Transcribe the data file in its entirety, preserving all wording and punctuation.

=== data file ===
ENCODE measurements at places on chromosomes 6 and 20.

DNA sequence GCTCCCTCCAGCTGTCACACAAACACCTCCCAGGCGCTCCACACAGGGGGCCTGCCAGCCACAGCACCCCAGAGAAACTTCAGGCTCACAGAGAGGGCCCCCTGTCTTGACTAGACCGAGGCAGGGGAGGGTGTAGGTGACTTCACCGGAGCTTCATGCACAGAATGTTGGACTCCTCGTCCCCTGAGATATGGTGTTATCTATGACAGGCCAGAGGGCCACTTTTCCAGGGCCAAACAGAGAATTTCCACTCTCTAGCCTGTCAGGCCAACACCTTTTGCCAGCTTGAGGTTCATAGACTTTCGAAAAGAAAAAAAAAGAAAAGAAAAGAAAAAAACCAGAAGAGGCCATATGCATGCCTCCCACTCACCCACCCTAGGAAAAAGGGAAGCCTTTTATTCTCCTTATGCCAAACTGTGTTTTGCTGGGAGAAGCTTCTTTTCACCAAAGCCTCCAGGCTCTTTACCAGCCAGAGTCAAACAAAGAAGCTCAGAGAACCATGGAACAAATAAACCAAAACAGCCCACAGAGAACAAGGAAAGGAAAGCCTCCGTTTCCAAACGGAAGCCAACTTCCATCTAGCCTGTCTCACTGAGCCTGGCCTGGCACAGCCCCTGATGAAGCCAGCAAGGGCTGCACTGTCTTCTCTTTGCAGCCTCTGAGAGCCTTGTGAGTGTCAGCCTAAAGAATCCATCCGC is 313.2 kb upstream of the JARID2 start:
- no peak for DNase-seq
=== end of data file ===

ENCODE measurements at places on chromosomes 6 and 20.

DNA sequence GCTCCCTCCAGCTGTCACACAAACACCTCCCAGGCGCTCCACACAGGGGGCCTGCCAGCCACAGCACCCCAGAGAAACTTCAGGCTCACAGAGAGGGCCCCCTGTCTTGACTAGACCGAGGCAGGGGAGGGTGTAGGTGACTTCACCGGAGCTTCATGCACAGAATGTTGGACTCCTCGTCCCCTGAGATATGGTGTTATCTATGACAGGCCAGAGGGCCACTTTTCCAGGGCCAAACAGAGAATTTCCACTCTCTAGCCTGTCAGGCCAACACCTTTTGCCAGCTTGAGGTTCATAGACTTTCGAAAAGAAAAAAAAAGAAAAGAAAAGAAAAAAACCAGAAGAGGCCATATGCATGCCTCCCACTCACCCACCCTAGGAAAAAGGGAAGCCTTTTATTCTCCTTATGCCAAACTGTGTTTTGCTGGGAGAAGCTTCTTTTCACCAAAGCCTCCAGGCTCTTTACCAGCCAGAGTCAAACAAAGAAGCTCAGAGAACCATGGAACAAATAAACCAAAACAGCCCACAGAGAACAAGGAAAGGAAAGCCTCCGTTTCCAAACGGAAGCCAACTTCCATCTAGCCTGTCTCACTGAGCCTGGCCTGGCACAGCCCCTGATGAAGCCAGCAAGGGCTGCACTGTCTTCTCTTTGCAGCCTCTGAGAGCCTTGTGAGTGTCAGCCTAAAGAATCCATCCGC is 313.2 kb upstream of the JARID2 start:
- no peak for DNase-seq